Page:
The eye of the beholder : Julia Pastrana, Saarjie Baartman, and the social anxieties that surround women who cannot be controlled.
Date of Award
College of Liberal Arts
Bachelor in Arts
This paper explores the lives of two female freaks who were exhibited during Victorian Era London and nineteenth century France: Julia Pastrana, "The Ugliest Woman in the World" based on her beard; and Saarjie Baartman, the voluptuous, large buttocked "Hottentot Venus." Both women were unable to fit into the proper gender and racial norms of the societies they were exhibited in and could only survive as objects to be gazed upon. This paper looks into the lives of both Pastrana and Baartman and explores the gender and racial norms of the Victorian Era as well as nineteenth century France to highlight their otherness. Using textual analysis of two plays written on Pastrana and Baartman as well as discuss of Bertolt Brecht and his Epic theatre, Pastrana and Baartman's stories can continue to influence the way present day society look at their otherness as well as formulate opinions on their own gaze onto bodies of otherness. Even though Pastrana and Baartman are gone, the social anxieties that surround women who defy social norms still exist in present day American society. This paper hopes to create a dialogue on how we view feminine bodies of otherness and what this says about us as a society.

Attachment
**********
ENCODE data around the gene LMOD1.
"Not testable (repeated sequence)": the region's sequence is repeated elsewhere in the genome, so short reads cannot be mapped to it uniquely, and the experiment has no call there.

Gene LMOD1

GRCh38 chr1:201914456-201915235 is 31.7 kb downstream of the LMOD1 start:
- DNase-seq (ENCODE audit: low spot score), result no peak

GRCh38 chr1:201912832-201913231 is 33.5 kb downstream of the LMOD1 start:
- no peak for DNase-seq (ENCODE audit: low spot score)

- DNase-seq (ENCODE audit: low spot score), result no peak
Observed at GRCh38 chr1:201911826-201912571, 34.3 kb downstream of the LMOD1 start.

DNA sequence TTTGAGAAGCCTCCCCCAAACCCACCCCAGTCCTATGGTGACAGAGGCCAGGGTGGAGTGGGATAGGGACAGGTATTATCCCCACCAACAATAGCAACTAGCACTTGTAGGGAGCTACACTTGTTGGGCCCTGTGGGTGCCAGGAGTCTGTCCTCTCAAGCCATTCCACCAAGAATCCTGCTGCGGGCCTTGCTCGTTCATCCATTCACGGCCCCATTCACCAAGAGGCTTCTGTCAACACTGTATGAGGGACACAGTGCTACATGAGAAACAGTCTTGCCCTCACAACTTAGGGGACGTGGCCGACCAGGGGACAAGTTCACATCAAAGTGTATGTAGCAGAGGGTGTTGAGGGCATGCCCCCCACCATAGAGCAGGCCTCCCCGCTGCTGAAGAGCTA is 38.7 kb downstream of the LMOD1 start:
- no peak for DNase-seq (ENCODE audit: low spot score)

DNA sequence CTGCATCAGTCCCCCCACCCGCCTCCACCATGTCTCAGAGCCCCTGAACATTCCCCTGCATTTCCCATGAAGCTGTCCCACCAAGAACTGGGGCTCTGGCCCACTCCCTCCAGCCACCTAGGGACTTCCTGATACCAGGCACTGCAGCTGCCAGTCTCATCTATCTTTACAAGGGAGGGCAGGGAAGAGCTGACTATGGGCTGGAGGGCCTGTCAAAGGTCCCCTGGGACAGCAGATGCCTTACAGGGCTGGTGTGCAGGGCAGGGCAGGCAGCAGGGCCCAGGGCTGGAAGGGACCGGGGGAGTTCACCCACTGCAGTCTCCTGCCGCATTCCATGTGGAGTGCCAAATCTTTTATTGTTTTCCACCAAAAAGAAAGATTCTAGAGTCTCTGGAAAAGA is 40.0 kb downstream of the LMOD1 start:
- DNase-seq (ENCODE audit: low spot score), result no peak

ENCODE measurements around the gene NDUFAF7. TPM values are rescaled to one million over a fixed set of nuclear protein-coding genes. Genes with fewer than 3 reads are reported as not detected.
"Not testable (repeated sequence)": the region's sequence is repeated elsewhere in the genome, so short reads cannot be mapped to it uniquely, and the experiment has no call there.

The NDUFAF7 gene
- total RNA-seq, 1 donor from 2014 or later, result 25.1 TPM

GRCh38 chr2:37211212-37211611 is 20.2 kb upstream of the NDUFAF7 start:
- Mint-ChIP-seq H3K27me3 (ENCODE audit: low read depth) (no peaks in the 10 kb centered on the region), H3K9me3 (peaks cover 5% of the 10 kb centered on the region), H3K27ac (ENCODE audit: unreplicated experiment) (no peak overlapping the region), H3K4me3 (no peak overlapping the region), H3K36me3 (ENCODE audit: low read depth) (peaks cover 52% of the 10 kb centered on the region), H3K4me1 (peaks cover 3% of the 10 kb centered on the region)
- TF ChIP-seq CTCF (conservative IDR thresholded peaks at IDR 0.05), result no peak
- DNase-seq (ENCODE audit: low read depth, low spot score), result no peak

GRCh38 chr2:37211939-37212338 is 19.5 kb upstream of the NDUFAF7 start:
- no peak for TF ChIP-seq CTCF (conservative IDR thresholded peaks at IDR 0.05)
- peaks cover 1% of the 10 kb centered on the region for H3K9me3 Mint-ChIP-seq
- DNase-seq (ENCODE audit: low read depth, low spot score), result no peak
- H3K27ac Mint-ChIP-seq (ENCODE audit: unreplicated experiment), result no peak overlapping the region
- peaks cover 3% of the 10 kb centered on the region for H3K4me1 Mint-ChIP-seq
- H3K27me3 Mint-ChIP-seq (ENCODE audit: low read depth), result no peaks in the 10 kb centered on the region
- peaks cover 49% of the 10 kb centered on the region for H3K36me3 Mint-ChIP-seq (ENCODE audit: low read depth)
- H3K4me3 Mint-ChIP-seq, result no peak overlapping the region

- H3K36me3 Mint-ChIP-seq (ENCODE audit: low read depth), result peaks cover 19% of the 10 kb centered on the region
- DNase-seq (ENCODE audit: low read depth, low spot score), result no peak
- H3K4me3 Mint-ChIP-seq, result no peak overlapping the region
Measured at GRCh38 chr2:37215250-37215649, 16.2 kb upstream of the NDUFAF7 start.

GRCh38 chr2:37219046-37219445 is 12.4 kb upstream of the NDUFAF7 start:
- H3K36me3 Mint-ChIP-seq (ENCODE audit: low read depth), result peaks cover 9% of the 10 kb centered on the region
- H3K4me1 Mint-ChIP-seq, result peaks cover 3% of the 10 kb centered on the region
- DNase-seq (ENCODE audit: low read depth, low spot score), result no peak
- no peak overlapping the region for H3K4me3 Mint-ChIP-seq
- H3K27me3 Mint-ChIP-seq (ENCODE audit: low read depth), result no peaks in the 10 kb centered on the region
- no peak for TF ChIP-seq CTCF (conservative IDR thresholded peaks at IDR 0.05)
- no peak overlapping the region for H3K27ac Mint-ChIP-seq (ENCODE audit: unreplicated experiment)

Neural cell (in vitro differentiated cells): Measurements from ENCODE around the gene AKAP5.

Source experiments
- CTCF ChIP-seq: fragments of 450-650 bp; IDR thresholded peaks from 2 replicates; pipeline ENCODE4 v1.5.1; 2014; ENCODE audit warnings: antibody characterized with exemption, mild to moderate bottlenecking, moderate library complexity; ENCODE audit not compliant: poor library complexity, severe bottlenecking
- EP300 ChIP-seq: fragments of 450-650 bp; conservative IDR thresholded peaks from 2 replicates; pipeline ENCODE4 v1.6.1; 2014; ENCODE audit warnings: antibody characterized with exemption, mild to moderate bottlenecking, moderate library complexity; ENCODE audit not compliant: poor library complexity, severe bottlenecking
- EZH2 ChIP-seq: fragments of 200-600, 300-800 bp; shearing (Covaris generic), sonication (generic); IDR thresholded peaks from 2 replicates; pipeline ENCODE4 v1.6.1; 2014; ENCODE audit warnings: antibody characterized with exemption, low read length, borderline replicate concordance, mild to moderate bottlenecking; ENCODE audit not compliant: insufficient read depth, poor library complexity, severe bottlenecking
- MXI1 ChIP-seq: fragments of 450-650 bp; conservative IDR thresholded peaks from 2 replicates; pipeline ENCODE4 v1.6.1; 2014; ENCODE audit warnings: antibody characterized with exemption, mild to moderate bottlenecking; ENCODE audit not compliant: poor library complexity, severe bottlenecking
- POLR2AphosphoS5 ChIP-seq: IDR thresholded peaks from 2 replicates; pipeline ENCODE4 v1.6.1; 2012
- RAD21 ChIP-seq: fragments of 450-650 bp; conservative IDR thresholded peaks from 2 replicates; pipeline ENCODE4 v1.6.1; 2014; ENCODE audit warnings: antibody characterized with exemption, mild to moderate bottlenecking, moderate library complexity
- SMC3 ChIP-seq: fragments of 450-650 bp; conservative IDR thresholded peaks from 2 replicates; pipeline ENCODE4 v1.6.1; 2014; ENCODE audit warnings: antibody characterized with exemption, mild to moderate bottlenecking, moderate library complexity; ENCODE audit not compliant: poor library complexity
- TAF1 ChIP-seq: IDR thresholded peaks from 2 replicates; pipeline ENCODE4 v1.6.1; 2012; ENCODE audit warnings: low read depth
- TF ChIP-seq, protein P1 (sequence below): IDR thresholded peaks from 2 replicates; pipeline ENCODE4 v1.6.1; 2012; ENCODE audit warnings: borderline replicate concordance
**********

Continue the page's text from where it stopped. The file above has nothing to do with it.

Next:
Spino, Catherine L., "The eye of the beholder : Julia Pastrana, Saarjie Baartman, and the social anxieties that surround women who cannot be controlled." (2015). Drew Theses and Dissertations. 52.